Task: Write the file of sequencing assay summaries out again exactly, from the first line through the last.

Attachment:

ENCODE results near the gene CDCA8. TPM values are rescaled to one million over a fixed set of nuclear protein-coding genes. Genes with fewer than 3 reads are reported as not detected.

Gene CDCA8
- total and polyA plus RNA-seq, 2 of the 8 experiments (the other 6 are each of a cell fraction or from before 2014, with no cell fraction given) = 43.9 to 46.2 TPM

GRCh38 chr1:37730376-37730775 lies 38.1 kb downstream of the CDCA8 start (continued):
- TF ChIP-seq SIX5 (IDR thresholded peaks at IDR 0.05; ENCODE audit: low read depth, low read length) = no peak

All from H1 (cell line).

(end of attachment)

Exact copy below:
ENCODE results near the gene CDCA8. TPM values are rescaled to one million over a fixed set of nuclear protein-coding genes. Genes with fewer than 3 reads are reported as not detected.

Gene CDCA8
- total and polyA plus RNA-seq, 2 of the 8 experiments (the other 6 are each of a cell fraction or from before 2014, with no cell fraction given) = 43.9 to 46.2 TPM

GRCh38 chr1:37730376-37730775 lies 38.1 kb downstream of the CDCA8 start (continued):
- TF ChIP-seq SIX5 (IDR thresholded peaks at IDR 0.05; ENCODE audit: low read depth, low read length) = no peak

All from H1 (cell line).